Almost Three Dozen Unlicensed Operators Netted By State Contractors Board in Undercover Central Coast Sting
Phony contractors caught after giving illegal bids to investigators
SACRAMENTO — The Contractors State License Board (CSLB) is warning consumers about the dangers of hiring unlicensed contractors following a successful sting in San Luis Obispo. CSLB's Statewide Investigative Fraud Team (SWIFT), with help from the San Luis Obispo Police Department, conducted the two-day undercover operation to underscore the fact that illegal contractors are working up and down the Central Coast.
SWIFT investigators stung a total of 35 unlicensed contractors in the operation that took place Wednesday and Thursday of this week. A total of 24 "Notices to Appear" (NTA) were given to suspects to appear in San Luis Obispo County Superior Court for contracting without a license. Eleven others were given administrative citations for violations like improper advertising. One unlicensed operator who was cited just one week ago by a CSLB investigator and warned about `1undercover stings showed up to bid on a job. Another who had a produced a fake international drivers license as ID, was arrested on a previous warrant for driving without a license. Background checks showed others with criminal activity records.
Undercover stings are held several times a month up and down the State. Their objective is to level the playing field for licensed contractors competing in the local business area, and to protect consumers from fraud and scam artists. "Operations like this give us a chance to educate both homeowners and would-be contractors," said CSLB Registrar Steve Sands. "Unlicensed contractors hurt the economy and pose a serious liability for the people who hire them." Each unlicensed operator is given a contractor's license application and the message to "get a license." before they go after home improvement jobs again. The penalties go up each time they are caught working without a license.
Investigators identified potential suspects from advertisements, business card handouts and tips from licensed contractors. The SWIFT members invited the suspected unlicensed operators to a house near the Cal Poly campus where they bid on projects that included painting, concrete work and landscaping. If they gave a bid over California's legal limit for contracting without a license ($500 in labor and materials), they were cited. They could face a maximum of six months in jail and/or a $1,000 fine for a first offense.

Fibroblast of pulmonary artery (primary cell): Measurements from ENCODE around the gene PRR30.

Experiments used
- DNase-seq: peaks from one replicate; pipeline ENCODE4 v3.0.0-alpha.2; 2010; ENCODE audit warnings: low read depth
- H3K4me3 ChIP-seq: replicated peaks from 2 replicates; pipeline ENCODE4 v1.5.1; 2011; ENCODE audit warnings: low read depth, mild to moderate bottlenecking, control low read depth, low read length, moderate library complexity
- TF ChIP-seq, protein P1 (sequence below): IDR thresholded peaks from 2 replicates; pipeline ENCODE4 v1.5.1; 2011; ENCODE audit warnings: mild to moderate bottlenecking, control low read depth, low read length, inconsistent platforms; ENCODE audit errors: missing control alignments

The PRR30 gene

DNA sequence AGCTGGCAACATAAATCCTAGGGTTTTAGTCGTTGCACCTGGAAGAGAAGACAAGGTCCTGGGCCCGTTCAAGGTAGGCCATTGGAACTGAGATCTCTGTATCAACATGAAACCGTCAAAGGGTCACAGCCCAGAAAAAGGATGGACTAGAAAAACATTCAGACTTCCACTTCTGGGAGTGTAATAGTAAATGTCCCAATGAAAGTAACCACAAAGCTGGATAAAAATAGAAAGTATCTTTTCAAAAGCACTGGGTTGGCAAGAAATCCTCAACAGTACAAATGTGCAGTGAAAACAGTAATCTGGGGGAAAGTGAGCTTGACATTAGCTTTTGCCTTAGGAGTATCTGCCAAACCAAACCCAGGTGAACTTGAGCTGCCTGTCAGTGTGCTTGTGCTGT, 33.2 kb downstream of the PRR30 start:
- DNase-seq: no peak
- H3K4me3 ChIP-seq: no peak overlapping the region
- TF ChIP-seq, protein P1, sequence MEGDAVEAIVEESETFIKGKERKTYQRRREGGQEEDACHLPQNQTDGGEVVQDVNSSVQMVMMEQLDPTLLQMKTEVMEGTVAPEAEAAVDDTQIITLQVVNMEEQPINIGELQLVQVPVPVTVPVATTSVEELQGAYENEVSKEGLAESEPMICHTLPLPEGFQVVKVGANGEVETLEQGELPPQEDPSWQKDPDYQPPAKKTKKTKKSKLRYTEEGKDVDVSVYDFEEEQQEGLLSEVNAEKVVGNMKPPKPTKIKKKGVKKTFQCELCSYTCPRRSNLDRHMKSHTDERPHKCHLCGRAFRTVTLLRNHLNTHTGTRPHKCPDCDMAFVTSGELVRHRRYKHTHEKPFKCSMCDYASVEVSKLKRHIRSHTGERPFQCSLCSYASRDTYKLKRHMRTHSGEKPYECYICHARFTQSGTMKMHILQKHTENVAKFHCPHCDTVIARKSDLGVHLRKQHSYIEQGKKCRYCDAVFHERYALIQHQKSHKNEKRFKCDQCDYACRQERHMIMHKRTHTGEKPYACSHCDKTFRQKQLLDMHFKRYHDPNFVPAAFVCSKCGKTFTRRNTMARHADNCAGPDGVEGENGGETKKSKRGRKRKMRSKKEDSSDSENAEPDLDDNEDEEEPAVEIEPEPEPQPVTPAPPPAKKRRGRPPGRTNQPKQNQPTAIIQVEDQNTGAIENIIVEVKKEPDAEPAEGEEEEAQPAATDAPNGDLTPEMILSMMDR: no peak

"We are very pleased to cooperate with the CSLB in operations like this", said Larry Rohlfes of the California Landscape Contractors Association. ""It's very frustrating for our members, to see jobs taken away by others who break the law and underbid us by not paying taxes or workers compensation."
Because of their non-compliance with the workers compensation guidelines, unlicensed contractors often submit lower bids on jobs. But, if a worker is injured on the job, the homeowner could be considered liable. And, if a deal goes bad with an unlicensed contractor, the homeowner has very few options.
Before hiring a contractor, homeowners should go online or call CSLB's automated phone system to see if a contractor has a valid license. They can also check out the contractor's license history and get bond and personnel information.
The CSLB urges consumers to follow these tips when dealing with a building contractor:
- Hire only licensed contractors and ask to see the license.
- Don't rush into decisions and don't hire the first contractor who comes along.
- Be especially hesitant when approached by someone offering home improvement services door-to-door, especially when they will use material they claim is left over from another job
- Verify the contractor's license by checking online or via CSLB's automated phone service at 1-800-321-CSLB (2752)
- Don't pay more than 10% down or $1,000, whichever is less
- Don't pay cash, and don't let the payments get ahead of the work
- Get three bids, check references, and get a written contract
- Contact the CSLB if you have a complaint against a contractor
The Contractors State License Board operates under the umbrella of the California Department of Consumer Affairs. The CSLB licenses and regulates California's 292,000 contractors, and investigates more than 20,000 complaints against contractors annually.
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